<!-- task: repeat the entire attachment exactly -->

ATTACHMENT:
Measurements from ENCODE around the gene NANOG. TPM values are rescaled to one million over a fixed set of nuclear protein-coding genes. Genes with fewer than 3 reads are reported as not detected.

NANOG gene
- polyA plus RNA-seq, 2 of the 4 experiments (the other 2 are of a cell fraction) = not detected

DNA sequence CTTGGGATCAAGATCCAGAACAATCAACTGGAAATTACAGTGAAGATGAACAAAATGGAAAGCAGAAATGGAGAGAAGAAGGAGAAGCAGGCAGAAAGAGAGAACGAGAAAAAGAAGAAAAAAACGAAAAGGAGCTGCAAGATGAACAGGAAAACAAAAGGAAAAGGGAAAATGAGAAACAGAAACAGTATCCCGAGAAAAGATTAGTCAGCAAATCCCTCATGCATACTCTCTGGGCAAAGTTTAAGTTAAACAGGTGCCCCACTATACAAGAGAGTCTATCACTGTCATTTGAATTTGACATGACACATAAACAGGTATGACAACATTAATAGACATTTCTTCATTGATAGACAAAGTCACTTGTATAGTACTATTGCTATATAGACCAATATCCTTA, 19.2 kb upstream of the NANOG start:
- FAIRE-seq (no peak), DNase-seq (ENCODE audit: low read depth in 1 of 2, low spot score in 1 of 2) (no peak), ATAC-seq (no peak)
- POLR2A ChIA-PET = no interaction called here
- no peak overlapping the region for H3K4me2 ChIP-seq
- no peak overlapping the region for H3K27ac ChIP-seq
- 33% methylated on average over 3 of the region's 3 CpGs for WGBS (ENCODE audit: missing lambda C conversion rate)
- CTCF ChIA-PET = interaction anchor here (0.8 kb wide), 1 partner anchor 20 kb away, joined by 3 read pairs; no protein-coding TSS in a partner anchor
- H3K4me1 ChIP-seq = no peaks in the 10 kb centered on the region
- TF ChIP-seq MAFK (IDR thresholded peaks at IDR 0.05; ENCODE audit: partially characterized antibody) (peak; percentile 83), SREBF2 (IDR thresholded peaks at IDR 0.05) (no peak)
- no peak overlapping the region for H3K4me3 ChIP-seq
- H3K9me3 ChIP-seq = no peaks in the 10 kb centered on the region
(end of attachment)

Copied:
Measurements from ENCODE around the gene NANOG. TPM values are rescaled to one million over a fixed set of nuclear protein-coding genes. Genes with fewer than 3 reads are reported as not detected.

NANOG gene
- polyA plus RNA-seq, 2 of the 4 experiments (the other 2 are of a cell fraction) = not detected

DNA sequence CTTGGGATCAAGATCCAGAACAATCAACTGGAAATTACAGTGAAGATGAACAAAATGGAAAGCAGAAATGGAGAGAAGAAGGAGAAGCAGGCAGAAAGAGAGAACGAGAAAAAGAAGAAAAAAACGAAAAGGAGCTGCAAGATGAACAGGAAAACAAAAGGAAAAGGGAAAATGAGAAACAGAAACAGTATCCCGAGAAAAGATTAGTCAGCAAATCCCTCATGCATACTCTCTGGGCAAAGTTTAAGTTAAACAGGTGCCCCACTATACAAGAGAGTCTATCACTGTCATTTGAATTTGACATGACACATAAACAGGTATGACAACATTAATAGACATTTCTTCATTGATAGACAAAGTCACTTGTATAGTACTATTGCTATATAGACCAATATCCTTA, 19.2 kb upstream of the NANOG start:
- FAIRE-seq (no peak), DNase-seq (ENCODE audit: low read depth in 1 of 2, low spot score in 1 of 2) (no peak), ATAC-seq (no peak)
- POLR2A ChIA-PET = no interaction called here
- no peak overlapping the region for H3K4me2 ChIP-seq
- no peak overlapping the region for H3K27ac ChIP-seq
- 33% methylated on average over 3 of the region's 3 CpGs for WGBS (ENCODE audit: missing lambda C conversion rate)
- CTCF ChIA-PET = interaction anchor here (0.8 kb wide), 1 partner anchor 20 kb away, joined by 3 read pairs; no protein-coding TSS in a partner anchor
- H3K4me1 ChIP-seq = no peaks in the 10 kb centered on the region
- TF ChIP-seq MAFK (IDR thresholded peaks at IDR 0.05; ENCODE audit: partially characterized antibody) (peak; percentile 83), SREBF2 (IDR thresholded peaks at IDR 0.05) (no peak)
- no peak overlapping the region for H3K4me3 ChIP-seq
- H3K9me3 ChIP-seq = no peaks in the 10 kb centered on the region